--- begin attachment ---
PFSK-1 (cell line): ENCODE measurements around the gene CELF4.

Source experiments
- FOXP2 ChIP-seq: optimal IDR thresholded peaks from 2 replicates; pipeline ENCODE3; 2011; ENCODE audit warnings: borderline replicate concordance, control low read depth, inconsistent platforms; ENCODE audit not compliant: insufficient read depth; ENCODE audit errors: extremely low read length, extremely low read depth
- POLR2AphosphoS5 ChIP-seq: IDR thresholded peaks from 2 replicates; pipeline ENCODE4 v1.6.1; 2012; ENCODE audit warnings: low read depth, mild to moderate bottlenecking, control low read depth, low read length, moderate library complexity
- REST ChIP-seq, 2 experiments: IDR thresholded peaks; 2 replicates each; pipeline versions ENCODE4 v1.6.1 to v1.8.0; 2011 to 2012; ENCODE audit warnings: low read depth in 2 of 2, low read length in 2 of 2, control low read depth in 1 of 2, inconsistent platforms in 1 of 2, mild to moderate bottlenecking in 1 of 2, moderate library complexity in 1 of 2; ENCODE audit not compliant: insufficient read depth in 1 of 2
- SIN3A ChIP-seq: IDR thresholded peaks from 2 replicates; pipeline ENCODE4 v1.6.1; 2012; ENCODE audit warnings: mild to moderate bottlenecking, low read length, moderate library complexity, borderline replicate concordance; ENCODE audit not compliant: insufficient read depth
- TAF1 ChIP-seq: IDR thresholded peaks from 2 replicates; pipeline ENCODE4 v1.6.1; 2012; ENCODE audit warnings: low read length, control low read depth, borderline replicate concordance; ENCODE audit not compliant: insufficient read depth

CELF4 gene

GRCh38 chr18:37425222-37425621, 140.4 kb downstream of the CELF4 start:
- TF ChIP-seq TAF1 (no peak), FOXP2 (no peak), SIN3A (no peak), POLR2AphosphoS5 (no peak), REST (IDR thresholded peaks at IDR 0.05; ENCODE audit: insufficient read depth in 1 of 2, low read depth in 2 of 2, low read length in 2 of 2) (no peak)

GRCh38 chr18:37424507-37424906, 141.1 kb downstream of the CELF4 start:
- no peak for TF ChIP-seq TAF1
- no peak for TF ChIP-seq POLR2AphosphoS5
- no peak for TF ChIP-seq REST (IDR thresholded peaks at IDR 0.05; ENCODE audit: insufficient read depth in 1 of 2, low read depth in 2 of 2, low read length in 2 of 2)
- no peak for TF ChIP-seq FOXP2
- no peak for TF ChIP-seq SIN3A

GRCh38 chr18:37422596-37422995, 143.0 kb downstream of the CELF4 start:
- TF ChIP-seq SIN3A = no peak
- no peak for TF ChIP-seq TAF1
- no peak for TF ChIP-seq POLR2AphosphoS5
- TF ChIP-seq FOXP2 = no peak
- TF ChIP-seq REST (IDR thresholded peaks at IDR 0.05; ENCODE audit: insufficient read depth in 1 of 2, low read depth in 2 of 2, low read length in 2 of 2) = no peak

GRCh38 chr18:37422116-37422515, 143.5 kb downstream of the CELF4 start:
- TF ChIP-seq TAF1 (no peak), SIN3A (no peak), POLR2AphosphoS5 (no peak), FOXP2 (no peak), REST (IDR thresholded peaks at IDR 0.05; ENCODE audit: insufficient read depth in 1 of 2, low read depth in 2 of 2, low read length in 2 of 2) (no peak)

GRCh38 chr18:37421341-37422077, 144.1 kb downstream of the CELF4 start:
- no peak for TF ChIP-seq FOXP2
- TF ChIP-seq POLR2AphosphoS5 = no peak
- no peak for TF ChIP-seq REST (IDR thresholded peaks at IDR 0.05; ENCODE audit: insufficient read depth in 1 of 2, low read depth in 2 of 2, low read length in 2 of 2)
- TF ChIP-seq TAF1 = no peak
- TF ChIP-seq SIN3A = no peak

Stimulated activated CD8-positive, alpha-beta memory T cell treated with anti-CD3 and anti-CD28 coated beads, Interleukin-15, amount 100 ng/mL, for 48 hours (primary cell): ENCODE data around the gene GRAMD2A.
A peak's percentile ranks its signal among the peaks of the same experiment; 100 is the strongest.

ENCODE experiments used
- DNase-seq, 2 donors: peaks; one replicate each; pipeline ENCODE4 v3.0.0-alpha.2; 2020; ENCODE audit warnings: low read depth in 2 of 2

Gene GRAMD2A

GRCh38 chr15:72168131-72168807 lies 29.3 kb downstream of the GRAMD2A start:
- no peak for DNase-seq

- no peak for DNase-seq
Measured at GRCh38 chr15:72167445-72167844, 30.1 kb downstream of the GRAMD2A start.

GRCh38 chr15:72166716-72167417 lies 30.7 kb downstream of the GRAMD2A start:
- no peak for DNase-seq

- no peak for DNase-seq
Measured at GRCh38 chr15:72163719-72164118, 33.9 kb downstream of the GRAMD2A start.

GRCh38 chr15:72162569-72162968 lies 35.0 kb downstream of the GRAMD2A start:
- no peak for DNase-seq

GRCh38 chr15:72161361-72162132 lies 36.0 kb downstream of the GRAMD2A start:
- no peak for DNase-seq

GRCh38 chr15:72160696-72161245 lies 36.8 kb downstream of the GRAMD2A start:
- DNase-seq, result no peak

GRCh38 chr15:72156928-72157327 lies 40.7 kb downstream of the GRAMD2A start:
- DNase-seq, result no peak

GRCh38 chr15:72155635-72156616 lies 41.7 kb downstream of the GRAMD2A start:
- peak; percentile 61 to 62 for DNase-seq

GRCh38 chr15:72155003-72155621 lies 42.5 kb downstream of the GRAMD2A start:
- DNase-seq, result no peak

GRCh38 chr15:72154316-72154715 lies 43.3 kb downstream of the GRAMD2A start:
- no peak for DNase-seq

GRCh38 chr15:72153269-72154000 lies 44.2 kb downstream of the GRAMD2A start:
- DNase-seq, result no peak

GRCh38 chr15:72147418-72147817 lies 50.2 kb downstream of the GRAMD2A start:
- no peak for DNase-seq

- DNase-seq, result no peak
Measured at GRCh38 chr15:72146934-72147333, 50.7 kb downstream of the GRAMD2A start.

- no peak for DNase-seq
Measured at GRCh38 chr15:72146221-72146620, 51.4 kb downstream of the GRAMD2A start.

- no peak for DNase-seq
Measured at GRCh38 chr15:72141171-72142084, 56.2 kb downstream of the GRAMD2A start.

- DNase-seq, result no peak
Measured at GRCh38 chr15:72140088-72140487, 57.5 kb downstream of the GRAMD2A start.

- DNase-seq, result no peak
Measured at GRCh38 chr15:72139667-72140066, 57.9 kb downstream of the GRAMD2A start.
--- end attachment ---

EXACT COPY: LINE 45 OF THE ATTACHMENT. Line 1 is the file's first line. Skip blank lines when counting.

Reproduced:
- no peak for DNase-seq